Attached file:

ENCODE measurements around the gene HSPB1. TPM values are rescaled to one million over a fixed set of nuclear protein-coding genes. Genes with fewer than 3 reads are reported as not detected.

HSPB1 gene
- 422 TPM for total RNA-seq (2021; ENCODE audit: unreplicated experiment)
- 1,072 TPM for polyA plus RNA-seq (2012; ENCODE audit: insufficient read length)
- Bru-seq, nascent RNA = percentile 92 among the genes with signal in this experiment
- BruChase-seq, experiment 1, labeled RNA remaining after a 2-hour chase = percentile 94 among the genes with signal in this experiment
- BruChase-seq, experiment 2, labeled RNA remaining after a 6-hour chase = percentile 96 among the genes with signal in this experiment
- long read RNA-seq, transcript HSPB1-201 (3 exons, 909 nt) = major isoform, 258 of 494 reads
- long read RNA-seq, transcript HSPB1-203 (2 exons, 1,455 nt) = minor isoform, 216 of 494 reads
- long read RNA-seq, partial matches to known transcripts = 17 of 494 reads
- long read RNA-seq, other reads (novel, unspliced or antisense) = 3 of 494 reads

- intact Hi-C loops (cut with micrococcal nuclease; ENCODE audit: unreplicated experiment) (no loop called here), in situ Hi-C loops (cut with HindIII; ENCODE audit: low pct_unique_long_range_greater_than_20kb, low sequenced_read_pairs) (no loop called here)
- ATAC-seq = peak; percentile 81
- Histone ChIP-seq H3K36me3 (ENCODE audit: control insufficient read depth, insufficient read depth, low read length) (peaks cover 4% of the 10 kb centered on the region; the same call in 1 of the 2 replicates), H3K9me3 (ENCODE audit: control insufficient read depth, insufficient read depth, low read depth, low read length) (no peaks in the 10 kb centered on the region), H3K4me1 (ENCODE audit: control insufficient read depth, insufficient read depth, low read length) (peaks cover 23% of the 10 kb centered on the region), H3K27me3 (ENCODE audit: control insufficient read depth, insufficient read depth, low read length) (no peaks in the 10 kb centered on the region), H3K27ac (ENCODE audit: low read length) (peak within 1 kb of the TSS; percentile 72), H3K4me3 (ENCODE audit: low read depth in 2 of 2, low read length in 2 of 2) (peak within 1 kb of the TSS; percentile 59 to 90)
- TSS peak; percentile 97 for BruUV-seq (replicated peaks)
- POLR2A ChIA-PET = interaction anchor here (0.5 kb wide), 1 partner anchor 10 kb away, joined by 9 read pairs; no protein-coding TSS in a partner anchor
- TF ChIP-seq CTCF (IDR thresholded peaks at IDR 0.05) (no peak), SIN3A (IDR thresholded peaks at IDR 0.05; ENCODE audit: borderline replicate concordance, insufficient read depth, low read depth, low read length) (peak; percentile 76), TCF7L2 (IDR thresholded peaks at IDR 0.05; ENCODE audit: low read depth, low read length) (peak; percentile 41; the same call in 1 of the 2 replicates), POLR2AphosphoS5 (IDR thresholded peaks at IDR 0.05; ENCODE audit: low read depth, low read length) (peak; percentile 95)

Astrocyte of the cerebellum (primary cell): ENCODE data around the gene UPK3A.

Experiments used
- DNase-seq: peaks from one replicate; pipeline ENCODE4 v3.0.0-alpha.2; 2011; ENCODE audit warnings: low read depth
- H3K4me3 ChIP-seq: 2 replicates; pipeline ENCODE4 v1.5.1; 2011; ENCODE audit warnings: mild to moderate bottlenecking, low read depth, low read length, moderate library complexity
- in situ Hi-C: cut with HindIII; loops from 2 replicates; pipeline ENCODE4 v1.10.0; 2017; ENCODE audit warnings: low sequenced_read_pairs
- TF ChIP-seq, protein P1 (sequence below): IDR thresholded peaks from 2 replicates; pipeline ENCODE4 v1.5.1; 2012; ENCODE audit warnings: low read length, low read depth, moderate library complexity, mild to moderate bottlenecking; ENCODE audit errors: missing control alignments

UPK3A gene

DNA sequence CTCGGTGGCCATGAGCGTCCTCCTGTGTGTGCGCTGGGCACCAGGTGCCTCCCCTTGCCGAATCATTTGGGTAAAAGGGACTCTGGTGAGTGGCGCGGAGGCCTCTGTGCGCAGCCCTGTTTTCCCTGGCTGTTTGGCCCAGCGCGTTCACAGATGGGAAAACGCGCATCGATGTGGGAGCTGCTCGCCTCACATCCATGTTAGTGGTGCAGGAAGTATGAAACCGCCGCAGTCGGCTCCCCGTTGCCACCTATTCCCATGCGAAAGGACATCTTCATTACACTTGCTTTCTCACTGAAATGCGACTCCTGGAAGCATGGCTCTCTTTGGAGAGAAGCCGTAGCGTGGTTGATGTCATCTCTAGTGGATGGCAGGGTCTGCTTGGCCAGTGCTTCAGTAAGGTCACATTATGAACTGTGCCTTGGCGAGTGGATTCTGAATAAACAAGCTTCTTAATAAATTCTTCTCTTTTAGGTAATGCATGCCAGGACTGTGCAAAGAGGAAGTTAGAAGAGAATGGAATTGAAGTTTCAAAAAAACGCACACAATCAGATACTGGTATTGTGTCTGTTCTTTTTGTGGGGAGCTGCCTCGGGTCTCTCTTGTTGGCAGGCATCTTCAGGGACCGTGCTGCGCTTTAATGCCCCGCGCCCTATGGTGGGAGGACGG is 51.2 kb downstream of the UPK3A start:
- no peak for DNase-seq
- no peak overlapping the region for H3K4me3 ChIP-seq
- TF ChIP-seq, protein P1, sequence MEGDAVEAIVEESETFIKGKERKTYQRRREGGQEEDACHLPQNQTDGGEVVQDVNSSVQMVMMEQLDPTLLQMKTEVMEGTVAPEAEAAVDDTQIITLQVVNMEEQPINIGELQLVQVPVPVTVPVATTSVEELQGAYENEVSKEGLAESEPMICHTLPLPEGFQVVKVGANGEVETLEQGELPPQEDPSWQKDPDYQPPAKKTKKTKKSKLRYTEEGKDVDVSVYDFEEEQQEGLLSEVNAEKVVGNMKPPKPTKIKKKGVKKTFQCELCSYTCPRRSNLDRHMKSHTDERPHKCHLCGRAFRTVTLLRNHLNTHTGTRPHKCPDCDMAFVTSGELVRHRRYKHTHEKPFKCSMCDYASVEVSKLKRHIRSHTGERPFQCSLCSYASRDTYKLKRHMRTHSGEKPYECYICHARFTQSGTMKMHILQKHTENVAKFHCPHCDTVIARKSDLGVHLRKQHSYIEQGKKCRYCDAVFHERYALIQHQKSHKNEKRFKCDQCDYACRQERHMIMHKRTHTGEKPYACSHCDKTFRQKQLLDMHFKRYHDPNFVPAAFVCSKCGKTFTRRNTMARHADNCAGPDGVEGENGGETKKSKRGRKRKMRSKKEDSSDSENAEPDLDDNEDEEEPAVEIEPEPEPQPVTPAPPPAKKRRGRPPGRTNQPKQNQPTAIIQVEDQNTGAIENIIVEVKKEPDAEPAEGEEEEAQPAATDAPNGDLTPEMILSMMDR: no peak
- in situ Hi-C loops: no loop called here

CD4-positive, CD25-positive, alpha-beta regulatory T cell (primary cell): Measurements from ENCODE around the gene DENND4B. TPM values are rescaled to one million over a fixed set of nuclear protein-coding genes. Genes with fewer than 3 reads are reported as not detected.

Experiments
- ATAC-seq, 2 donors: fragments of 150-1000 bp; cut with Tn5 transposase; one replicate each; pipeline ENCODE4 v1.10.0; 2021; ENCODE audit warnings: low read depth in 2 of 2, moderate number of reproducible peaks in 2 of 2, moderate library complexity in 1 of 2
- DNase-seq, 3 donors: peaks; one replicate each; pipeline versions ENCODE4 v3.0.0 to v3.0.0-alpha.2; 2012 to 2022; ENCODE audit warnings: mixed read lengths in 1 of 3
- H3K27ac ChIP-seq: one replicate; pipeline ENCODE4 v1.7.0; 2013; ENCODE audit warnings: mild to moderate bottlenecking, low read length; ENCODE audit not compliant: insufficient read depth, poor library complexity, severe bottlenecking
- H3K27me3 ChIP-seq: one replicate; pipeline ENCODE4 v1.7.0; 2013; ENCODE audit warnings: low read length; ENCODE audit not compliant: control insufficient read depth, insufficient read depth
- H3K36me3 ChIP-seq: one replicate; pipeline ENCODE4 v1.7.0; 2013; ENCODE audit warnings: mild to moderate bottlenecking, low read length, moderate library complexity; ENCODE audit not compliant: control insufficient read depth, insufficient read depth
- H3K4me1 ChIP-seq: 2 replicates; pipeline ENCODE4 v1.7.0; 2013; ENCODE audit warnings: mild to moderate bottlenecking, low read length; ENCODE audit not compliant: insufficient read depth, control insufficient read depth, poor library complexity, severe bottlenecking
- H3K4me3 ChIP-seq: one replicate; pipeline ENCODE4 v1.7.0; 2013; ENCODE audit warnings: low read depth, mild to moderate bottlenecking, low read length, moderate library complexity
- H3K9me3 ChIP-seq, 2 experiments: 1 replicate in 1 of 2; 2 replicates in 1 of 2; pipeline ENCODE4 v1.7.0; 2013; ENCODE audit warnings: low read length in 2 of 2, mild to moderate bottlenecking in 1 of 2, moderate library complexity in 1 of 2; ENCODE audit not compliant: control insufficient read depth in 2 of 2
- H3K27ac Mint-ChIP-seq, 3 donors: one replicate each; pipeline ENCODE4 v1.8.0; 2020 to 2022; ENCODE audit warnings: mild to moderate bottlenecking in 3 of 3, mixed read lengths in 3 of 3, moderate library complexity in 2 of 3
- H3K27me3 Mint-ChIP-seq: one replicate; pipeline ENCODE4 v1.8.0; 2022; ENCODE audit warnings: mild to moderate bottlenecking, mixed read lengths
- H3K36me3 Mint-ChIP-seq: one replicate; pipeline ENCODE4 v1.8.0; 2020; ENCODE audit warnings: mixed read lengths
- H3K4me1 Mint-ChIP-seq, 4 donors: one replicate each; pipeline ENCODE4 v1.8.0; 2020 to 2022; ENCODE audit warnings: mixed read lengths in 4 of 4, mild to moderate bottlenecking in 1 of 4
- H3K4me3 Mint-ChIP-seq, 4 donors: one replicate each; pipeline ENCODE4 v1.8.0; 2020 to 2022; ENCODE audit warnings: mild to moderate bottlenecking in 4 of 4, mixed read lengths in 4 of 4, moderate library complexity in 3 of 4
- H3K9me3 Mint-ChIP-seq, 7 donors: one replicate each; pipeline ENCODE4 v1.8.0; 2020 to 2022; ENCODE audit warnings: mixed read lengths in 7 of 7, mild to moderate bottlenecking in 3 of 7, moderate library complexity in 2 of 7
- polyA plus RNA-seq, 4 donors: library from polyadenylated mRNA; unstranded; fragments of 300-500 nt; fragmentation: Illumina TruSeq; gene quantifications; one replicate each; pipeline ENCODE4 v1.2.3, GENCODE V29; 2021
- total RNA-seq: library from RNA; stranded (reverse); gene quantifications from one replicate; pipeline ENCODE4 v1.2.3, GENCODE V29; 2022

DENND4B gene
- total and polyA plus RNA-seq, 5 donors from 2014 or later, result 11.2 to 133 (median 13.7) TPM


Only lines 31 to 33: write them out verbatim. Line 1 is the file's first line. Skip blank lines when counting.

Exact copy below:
Experiments
- ATAC-seq, 2 donors: fragments of 150-1000 bp; cut with Tn5 transposase; one replicate each; pipeline ENCODE4 v1.10.0; 2021; ENCODE audit warnings: low read depth in 2 of 2, moderate number of reproducible peaks in 2 of 2, moderate library complexity in 1 of 2
- DNase-seq, 3 donors: peaks; one replicate each; pipeline versions ENCODE4 v3.0.0 to v3.0.0-alpha.2; 2012 to 2022; ENCODE audit warnings: mixed read lengths in 1 of 3